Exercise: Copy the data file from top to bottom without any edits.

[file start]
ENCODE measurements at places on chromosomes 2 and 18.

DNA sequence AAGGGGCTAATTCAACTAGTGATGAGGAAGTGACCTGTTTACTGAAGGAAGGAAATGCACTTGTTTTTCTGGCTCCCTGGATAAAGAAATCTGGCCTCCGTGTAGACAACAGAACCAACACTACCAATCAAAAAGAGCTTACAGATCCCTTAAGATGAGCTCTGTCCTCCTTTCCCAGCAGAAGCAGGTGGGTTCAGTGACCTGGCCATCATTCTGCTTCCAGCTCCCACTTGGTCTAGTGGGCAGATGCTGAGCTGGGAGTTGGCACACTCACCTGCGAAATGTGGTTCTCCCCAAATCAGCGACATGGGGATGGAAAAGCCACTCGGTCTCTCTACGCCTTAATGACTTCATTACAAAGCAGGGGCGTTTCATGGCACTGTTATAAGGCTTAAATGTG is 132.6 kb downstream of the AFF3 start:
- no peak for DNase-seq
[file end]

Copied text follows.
ENCODE measurements at places on chromosomes 2 and 18.

DNA sequence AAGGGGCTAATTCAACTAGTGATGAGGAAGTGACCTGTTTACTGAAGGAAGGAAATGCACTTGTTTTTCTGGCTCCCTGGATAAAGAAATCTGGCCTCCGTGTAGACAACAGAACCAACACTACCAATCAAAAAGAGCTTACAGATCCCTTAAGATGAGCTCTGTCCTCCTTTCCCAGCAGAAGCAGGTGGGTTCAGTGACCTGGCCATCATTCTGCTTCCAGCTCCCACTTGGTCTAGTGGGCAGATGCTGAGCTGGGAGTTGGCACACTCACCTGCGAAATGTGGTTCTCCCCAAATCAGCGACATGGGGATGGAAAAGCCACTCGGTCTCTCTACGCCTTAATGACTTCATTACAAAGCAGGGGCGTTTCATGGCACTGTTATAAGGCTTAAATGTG is 132.6 kb downstream of the AFF3 start:
- no peak for DNase-seq